Most of the time, the U-M Library’s Espresso Book Machine (EBM)—which can print, bind, and trim a high-quality paperback book with a four-color cover in about seven minutes—is used to reprint digitized public domain books from our own collection or from other open access sources.
But recently, Terri Geitgey, who runs the EBM in her role as Manager of MPublishing’s Library Print Services, received an unusual request from Natalie Price, a teacher at the Maumee Valley Country Day School in Toledo, Ohio. A few weeks later Price brought her novel writing class of 16 students, mostly high school freshman, to the U-M Library for a look at the EBM, which would soon be used to print their novels, and bind them in covers of their own design. (Afterward, they made their way to the U-M Museum of Art to attend an MFA-program sponsored reading by another young writer, Wells Tower, who in 2010 was named to The New Yorker’s “20 under 40” list.)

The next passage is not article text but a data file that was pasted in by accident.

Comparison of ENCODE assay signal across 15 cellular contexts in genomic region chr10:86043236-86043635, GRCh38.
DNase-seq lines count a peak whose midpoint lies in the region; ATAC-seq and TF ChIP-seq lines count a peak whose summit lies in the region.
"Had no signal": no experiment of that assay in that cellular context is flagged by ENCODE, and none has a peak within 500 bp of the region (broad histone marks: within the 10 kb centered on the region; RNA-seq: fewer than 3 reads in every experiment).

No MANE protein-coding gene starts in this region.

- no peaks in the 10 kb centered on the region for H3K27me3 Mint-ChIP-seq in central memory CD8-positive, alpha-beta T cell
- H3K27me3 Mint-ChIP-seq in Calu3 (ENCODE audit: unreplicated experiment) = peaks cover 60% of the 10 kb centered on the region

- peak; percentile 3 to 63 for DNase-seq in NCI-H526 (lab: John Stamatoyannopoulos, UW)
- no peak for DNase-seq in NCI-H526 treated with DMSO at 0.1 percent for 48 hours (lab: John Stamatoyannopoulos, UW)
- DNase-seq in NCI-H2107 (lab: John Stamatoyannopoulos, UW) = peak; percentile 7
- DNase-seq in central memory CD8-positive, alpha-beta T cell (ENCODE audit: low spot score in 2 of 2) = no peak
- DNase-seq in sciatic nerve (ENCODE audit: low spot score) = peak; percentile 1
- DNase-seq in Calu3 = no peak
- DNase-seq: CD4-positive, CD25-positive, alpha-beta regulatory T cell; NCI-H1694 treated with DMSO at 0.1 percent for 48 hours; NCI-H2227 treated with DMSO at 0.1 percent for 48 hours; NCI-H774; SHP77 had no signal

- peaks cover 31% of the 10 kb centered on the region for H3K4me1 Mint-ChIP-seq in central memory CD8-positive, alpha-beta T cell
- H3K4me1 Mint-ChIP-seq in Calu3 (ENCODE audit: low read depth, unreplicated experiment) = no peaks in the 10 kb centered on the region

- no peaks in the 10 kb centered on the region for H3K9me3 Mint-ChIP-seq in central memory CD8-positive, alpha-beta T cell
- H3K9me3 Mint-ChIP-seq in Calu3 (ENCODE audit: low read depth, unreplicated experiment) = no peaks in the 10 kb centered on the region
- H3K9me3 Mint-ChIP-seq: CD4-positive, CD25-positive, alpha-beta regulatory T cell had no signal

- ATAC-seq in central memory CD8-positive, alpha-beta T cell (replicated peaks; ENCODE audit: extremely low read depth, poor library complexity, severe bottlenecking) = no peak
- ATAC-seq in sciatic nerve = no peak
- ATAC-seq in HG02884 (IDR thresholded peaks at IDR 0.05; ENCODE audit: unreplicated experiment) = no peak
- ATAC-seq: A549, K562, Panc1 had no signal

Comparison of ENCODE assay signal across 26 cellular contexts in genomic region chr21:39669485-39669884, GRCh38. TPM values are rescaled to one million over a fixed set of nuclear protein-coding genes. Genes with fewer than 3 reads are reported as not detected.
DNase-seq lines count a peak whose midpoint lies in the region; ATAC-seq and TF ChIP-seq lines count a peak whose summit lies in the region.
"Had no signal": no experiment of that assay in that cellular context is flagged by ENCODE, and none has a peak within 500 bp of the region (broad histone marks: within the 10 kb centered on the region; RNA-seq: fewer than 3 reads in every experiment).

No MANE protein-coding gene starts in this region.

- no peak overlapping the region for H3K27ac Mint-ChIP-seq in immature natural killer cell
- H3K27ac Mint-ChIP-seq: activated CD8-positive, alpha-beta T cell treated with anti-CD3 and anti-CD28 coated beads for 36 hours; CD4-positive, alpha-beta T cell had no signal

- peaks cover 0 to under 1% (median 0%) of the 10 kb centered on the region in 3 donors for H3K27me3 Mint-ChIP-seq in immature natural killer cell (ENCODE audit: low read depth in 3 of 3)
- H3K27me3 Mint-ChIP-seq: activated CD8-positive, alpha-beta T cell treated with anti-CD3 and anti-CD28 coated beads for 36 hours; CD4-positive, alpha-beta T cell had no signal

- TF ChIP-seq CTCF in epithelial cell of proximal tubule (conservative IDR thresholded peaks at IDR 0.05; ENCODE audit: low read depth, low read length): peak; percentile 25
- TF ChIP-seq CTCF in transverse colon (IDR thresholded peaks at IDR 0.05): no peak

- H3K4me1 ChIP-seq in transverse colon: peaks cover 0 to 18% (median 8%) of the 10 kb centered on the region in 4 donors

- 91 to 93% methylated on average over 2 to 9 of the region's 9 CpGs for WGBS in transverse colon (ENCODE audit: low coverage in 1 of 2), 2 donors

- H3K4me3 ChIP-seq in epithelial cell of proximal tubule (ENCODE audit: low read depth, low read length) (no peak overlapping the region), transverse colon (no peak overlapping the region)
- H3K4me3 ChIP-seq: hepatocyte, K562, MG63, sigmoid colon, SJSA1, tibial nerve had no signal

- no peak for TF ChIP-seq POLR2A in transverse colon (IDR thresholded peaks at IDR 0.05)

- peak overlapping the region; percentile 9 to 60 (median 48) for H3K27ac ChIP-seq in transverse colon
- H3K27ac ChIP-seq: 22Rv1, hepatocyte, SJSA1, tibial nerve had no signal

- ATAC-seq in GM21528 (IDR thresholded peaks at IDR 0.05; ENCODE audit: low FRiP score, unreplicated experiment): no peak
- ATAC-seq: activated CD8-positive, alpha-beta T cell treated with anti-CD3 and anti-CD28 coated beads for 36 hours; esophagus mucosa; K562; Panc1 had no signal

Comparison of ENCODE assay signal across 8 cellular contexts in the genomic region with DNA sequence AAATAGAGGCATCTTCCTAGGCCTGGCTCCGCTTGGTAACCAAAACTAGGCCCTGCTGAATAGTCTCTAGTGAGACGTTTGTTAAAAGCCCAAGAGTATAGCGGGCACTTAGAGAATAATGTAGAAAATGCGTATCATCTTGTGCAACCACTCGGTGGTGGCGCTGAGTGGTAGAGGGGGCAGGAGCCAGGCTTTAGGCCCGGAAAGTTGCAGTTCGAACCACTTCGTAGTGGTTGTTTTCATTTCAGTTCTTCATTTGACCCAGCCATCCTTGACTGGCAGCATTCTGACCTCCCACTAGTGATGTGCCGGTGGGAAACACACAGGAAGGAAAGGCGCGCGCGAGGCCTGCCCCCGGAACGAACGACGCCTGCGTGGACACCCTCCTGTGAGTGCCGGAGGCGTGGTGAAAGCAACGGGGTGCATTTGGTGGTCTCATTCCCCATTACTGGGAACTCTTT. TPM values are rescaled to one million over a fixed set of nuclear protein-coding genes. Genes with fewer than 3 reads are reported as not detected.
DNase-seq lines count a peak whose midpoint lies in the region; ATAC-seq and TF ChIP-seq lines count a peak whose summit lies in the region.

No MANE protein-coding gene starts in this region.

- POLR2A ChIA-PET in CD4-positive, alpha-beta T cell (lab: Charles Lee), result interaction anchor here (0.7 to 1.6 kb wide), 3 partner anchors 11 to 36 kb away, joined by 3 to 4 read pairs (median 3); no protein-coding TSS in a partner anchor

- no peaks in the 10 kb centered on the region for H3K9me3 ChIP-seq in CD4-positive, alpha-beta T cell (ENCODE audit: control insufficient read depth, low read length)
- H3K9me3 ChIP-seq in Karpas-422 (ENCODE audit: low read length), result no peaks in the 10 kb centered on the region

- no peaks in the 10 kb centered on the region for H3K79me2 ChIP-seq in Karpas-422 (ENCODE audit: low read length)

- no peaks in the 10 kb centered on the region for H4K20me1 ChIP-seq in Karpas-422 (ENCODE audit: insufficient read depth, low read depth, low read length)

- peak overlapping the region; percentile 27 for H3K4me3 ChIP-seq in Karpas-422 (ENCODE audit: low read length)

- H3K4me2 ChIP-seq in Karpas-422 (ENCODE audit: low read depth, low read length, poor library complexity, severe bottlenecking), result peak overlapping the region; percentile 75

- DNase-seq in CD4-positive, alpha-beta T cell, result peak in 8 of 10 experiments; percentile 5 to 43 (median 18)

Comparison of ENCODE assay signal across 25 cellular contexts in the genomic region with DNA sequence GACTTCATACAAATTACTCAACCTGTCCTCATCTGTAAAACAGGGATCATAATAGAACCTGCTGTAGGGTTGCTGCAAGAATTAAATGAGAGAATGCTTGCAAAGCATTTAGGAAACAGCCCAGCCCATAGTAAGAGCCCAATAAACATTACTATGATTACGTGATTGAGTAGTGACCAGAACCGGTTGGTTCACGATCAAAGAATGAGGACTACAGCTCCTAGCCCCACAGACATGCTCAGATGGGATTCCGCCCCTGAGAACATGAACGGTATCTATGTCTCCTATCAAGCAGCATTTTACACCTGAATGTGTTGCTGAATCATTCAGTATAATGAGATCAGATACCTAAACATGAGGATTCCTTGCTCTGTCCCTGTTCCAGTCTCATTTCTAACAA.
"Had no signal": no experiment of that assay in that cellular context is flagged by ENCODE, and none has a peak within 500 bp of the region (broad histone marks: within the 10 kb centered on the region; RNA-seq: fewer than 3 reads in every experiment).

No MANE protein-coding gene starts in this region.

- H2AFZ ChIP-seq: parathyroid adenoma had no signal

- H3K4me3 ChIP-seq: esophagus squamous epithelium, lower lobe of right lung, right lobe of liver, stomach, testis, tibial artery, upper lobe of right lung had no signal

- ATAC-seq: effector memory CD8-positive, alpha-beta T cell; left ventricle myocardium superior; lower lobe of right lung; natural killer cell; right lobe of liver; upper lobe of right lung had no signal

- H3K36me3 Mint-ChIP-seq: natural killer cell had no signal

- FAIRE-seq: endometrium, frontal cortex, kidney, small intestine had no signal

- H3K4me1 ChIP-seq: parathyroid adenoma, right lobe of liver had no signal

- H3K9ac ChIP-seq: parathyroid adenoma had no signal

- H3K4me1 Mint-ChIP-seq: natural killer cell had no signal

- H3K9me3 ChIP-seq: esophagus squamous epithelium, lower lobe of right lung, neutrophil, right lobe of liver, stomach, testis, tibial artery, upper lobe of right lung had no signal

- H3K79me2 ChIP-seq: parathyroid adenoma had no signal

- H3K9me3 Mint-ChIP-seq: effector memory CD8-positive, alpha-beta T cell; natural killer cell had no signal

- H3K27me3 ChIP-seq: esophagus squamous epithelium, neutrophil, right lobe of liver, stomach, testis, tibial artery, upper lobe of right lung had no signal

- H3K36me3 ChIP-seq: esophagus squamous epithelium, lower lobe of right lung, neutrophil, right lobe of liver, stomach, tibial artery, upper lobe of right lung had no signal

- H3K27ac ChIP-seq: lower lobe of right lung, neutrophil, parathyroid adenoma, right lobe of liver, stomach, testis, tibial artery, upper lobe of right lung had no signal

Price explains that the course is part of the school’s Winterim curriculum, which enables students in the upper school to study one subject for a month. Price got the idea to cap her novel writing course, in which students each completed a 50,000-word novel, by printing the books on the EBM after seeing the machine in action while visiting the Library to grade student papers (she lives in nearby Milan). The students’ bound novels were presented to the community at the school’s annual Winterim Fair in November.
Geitgey says this isn’t the first time the EBM has printed student work, though it’s her first encounter with an entire class of (very) young novelists. “It was a little crazy, because we were on a tight deadline, but it was also a lot of fun. Natalie and her students were a pleasure to work with, and I think we were almost as excited as the students to see their novels in final, printed book form. Projects like this really showcase the ways that technology like the EBM can be used to encourage and facilitate creativity.”
The Library recently installed a brand new EBM with enhanced production capabilities, which Geitgey says will better equip the Library to take on larger print-on-demand projects. “More on that soon,” she promises.
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